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Gov't to introduce 'much stronger' real estate regulations

Reporters raise their hands to ask questions to President Moon Jae-in during his New Year's press conference broadcast live, at Cheong Wa Dae in Seoul, Tuesday. Yonhap
Reporters raise their hands to ask questions to President Moon Jae-in during his New Year's press conference broadcast live, at Cheong Wa Dae in Seoul, Tuesday. Yonhap

Moon's blind faith in regulations leaves much to be desired

By Lee Min-hyung

The government will introduce "much stronger" regulations to bring soaring housing prices back to their original state beyond stabilizing the overheated real estate market, President Moon Jae-in said in a New Year's press conference, Tuesday.

"My view is that (the real estate policy) should be not be centered on stopping housing prices from rising further, but driving down the prices in some (speculation-ridden) areas," Moon told reporters.

He pledged to keep coming up with far more intense measures to end real estate speculation.

Speculative capital has a tendency to continue finding "indirect speculation routes" for some time after the government introduces regulations, according to the President.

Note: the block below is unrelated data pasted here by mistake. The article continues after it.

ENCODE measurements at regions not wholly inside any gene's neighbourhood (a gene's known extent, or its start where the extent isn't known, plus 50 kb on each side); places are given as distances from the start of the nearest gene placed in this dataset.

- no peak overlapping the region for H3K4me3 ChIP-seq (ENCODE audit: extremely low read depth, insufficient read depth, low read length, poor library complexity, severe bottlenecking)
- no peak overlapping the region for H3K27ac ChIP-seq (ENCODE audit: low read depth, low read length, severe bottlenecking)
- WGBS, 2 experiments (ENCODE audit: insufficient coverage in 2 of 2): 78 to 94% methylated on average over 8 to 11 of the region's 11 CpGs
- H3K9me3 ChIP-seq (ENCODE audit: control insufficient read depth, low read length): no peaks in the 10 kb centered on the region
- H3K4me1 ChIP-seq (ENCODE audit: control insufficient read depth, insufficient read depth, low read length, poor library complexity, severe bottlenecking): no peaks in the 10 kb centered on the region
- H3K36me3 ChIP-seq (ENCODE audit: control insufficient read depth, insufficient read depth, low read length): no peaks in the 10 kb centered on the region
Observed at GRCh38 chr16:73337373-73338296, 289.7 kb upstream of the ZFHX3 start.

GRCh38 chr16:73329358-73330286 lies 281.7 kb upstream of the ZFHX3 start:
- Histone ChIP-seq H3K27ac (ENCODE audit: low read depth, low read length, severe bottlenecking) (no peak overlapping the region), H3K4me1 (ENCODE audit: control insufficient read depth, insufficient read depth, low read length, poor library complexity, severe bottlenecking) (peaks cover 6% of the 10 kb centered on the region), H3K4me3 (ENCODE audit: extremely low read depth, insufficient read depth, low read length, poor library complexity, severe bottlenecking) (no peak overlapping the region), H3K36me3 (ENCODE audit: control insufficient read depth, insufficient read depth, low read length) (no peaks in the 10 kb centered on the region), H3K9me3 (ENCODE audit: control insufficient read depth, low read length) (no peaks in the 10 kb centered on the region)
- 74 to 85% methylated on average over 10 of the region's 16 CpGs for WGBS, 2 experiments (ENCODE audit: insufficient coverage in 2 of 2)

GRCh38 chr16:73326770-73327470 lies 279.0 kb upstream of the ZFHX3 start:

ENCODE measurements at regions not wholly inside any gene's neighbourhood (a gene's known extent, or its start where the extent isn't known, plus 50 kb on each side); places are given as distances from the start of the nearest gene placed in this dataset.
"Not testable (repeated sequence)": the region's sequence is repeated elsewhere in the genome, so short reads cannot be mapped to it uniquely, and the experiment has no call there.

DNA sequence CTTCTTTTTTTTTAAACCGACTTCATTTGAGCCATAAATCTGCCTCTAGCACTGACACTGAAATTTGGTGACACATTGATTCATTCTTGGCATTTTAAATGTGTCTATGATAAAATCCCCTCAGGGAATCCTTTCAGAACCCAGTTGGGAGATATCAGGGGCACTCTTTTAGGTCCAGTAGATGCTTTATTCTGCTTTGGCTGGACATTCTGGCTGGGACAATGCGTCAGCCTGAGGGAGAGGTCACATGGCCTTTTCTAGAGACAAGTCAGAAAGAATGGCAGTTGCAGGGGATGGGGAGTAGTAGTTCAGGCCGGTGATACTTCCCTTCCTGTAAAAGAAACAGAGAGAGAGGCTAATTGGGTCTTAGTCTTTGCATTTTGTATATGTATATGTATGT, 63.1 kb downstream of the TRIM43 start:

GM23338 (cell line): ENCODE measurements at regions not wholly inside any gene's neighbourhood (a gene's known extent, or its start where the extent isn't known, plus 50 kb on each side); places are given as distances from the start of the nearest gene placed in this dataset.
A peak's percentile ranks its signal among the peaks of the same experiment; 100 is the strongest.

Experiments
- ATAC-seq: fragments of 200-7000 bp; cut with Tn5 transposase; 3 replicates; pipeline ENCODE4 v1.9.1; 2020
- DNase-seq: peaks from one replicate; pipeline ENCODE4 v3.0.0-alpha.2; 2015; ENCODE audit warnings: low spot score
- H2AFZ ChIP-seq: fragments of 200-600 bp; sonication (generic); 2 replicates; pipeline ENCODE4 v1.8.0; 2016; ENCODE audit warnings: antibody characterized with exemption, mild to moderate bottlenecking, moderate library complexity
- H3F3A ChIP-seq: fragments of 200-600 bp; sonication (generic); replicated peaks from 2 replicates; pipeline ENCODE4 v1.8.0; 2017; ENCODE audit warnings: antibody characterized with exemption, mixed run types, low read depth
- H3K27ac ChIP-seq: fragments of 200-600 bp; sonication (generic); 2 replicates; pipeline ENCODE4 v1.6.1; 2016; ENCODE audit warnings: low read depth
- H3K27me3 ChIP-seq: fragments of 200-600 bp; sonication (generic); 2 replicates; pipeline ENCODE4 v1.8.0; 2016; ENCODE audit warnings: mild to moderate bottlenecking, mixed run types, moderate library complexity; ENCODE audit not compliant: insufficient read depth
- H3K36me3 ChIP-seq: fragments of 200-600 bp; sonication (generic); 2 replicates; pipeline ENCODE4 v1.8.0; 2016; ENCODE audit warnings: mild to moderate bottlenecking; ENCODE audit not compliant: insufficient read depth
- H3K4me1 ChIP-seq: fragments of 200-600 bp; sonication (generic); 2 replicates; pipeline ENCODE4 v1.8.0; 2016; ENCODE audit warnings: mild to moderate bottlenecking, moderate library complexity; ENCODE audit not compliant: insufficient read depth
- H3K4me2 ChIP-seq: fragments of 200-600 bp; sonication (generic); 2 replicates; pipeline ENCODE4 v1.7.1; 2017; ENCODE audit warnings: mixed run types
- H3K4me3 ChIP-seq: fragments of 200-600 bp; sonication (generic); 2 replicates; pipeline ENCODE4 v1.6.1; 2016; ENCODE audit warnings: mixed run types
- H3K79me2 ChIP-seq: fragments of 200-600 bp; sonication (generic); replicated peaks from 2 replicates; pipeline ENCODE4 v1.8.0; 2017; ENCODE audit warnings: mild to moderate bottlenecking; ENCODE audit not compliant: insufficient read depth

"For this reason, the incumbent administration will not cease to come up with much stronger measures when it sees the previous and existing regulations do not work any longer," Moon said.

Economists and market experts, however, voiced their consensus that such "blind faith" in regulations would never become a solution to calm the overheated housing market in the long run.

"The government remains near-sighted in its real estate policy in that it continues to believe that the regulations are a cure-all to stabilize housing prices," Kwon Dae-jung, a professor of real estate studies at Myongji University, said.

"The market appears to freeze shortly after the government announces new regulations," he said. "But such measures end up creating temporary effects on the market."

He remained dubious over why the government has not taken steps to increase supply in the capital area.

"To curb the soaring prices in Seoul, expanding supply is the only way, as demand will continue to remain high," he pointed out.

Sung Tae-yoon, an economist at Yonsei University, urged the administration to face the facts without sticking to blind optimism for the nation's economic rebound in 2020.

"The government highlights that the housing price across the nation has not risen steeply, but this has little to do with its policy drives, including a series of its recent regulations," he said. "This has much to do with the prolonged economic slowdown here."

The expert said Moon should have made remarks on the government's specific strategies to rev up the economy, rather than focusing his speech on the rosy outlook for a possible economic rebound here.

Korea University economist Kang Sung-jin also said Moon failed to share detailed roadmaps to revitalize the sagging economy in 2020.

"During the press conference, he ended up expressing confidence over the local economic growth only by citing some statistical data backing up his blind optimism," he said.

"But the reality is different. Moon should have unveiled strategies to reactivate the economy particularly in the private sector," the expert said. "His press conference left many questions unanswered in terms of what the government will do this year in a specific and concrete manner for the economy."